CHAPTER 3: THE ENLIGHTENMENT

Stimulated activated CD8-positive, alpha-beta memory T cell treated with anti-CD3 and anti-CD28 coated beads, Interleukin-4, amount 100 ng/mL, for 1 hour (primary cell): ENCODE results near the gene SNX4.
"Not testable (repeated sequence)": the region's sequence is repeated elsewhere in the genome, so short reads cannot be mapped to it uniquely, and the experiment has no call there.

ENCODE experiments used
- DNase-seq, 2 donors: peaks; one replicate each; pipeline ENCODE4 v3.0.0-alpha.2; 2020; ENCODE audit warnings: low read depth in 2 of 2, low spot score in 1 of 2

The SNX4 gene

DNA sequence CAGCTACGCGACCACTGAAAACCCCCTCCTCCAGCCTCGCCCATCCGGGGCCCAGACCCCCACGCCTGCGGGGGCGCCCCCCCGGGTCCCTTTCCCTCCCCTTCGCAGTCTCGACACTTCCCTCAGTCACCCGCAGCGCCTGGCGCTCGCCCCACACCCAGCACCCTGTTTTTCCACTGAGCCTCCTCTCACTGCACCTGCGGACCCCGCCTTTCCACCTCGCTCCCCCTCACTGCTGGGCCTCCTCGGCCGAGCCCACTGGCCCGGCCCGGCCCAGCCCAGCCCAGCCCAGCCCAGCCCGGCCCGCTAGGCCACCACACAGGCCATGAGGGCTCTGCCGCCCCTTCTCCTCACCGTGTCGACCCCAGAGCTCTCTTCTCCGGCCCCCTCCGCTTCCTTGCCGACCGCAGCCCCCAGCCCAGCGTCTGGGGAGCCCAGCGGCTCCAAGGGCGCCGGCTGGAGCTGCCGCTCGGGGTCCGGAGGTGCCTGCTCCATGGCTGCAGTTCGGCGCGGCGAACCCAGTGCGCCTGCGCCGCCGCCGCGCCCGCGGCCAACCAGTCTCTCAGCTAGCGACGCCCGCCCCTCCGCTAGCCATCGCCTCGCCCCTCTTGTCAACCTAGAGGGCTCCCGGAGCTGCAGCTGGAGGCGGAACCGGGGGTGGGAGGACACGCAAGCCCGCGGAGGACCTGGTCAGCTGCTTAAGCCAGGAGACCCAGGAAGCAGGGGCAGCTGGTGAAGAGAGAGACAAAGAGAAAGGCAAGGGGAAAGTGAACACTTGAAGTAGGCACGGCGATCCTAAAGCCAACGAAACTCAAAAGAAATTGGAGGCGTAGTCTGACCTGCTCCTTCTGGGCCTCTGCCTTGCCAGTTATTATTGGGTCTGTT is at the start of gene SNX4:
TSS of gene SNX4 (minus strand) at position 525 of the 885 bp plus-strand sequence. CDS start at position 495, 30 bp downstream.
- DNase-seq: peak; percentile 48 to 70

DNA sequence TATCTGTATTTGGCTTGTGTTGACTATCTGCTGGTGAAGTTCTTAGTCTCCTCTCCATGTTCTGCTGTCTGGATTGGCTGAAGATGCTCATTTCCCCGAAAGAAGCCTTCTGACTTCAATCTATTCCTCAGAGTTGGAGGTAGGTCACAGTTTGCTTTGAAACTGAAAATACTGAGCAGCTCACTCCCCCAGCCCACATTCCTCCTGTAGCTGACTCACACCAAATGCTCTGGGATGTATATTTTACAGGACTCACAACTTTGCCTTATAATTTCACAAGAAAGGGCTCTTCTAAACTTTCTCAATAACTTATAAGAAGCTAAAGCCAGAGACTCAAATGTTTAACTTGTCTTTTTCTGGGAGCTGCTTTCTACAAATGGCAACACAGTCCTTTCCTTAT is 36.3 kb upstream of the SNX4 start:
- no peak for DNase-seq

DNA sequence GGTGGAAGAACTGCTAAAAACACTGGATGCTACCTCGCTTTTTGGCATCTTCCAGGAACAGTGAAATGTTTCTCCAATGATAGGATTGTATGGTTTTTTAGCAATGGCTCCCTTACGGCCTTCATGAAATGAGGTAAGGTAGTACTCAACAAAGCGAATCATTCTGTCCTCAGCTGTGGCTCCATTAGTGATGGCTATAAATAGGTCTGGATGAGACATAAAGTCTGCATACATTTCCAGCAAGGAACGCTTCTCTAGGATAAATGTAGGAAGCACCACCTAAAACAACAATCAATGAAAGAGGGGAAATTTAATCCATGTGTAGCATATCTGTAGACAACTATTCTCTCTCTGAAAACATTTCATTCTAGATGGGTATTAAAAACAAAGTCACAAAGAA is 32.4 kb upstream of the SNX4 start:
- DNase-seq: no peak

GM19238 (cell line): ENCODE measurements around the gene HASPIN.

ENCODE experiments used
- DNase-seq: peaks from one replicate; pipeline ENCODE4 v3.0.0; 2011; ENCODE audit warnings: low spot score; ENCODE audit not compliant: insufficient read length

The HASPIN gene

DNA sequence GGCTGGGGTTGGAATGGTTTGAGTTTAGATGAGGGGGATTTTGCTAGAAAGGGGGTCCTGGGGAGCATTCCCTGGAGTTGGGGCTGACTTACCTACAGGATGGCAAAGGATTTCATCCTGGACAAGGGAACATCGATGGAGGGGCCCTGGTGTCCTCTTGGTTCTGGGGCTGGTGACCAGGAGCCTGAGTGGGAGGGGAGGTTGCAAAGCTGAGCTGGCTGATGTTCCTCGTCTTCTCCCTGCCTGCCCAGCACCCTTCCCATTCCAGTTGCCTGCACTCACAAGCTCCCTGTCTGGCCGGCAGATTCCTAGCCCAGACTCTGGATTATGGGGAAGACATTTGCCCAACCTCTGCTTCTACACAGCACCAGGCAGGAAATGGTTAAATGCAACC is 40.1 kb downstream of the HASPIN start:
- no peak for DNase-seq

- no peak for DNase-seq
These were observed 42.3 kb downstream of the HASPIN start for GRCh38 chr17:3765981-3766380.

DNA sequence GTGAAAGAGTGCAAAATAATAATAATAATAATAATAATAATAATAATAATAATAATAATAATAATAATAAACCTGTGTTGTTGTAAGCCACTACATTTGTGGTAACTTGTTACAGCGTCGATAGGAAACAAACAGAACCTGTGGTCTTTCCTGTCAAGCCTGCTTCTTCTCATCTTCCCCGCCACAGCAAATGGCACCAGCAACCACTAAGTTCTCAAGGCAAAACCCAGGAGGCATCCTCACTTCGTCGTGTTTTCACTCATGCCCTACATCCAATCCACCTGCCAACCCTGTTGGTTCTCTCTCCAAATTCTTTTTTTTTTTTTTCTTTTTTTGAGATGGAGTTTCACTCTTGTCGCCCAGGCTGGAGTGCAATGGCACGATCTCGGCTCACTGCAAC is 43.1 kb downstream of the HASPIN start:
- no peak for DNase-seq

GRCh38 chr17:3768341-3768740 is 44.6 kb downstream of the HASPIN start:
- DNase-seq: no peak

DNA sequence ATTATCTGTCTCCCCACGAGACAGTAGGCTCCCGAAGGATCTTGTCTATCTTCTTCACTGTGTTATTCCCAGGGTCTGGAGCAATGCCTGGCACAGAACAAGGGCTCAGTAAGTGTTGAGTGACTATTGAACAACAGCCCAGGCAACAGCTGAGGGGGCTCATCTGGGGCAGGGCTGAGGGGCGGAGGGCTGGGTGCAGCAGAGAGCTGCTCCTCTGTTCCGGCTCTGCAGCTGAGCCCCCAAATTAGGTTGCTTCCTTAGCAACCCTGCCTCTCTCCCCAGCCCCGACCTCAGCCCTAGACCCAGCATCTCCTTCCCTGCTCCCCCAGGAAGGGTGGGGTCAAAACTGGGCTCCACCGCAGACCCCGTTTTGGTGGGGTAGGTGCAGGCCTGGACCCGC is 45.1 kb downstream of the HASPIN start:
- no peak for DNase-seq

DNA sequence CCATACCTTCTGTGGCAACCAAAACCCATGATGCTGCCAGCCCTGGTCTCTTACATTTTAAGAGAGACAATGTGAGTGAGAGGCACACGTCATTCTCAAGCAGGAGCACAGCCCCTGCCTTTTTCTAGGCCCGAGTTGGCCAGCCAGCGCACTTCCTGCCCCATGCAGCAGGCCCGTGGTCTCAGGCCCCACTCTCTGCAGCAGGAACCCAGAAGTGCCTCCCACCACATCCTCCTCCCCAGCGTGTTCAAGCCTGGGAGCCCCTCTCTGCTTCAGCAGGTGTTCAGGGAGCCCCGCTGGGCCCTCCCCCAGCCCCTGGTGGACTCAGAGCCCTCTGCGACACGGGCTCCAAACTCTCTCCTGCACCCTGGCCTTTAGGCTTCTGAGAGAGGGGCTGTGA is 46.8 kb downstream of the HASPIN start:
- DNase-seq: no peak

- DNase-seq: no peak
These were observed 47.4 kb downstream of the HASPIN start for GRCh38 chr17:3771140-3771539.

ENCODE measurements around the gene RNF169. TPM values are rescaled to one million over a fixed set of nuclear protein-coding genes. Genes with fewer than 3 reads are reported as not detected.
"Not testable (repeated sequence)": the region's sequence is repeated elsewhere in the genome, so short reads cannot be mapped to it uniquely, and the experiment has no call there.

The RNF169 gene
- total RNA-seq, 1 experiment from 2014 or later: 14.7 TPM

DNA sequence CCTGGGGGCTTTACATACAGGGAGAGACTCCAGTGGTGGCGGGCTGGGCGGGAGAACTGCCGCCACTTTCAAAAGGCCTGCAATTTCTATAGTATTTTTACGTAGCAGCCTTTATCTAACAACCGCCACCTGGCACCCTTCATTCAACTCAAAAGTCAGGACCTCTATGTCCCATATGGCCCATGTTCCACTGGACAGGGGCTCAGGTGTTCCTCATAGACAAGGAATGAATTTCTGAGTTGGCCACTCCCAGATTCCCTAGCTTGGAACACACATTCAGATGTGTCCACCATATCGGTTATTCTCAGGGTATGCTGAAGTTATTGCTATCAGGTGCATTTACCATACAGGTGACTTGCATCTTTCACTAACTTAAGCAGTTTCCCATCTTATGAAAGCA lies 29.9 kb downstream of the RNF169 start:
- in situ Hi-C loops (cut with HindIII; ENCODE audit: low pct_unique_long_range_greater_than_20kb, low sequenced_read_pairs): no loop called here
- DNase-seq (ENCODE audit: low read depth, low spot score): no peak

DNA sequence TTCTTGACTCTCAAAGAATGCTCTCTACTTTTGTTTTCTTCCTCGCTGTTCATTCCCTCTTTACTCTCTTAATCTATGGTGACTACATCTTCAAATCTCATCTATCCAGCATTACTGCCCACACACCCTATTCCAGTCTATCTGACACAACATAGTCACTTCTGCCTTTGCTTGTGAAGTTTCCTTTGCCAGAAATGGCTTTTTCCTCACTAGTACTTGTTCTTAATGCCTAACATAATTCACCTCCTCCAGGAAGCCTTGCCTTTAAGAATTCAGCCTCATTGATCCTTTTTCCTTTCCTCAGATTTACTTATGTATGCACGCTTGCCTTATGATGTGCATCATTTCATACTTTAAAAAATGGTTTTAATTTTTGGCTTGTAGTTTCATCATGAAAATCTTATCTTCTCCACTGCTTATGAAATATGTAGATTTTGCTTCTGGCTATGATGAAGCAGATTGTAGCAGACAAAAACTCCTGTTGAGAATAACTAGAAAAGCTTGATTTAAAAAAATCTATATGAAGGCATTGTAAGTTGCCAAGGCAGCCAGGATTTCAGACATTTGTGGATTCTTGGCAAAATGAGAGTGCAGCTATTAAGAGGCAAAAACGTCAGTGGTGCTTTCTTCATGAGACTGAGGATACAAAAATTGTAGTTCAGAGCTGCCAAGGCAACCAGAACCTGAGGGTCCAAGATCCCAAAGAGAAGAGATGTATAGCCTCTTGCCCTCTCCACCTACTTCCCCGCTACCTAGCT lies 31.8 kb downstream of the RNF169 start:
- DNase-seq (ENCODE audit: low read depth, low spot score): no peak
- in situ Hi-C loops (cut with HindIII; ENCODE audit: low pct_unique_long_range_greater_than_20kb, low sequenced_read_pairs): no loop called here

As the title of this chapter suggests, Wilson (author of the book) gives us ethical foundations that a scientists in essence must possess. These ethics, values and principles are taken out of those famous enlightenment thinkers, of which most people have at the least heard of; Francis Bacon, Condorcet, Rene Descartes, amongst many others. On this particular chapter we are given several definitions of Enlightenment and Enlightenment thinkers, all of which are very fundamental and relevant to this unification of knowledge. On of those definitions which stroke me the most, was the one which characterizes Enlightenment as a view of inevitable progress, which means indefinite human progress as well. This idea of having a constantly evolving reason exploitation fascinates me the most, and although I am not agreeing nor disagreeing yet, it would be naive of me to ignore the brilliance behind it. On pg 30 I found a remarking little note that is used to describe Francis Bacon, stating how he, like few, had the "affecting combination of humility and innocent arrogance, present only in the greatest scholars"; reason I found this interesting and relevant came when considering our behaviour when speaking of our like of knowledge at certain aspects, I do know this particular case refers to a specific type of man or women, the scholar, but it could also be applied to all those who appear arrogant, yet their humility rises above as well when presenting certain passions of theirs. To end up, I will simply highlight perhaps again the fundamental message of knowledge attainment, adoption of enlightenment thinking mannerisms and ideas, and the attitude against uncertainty.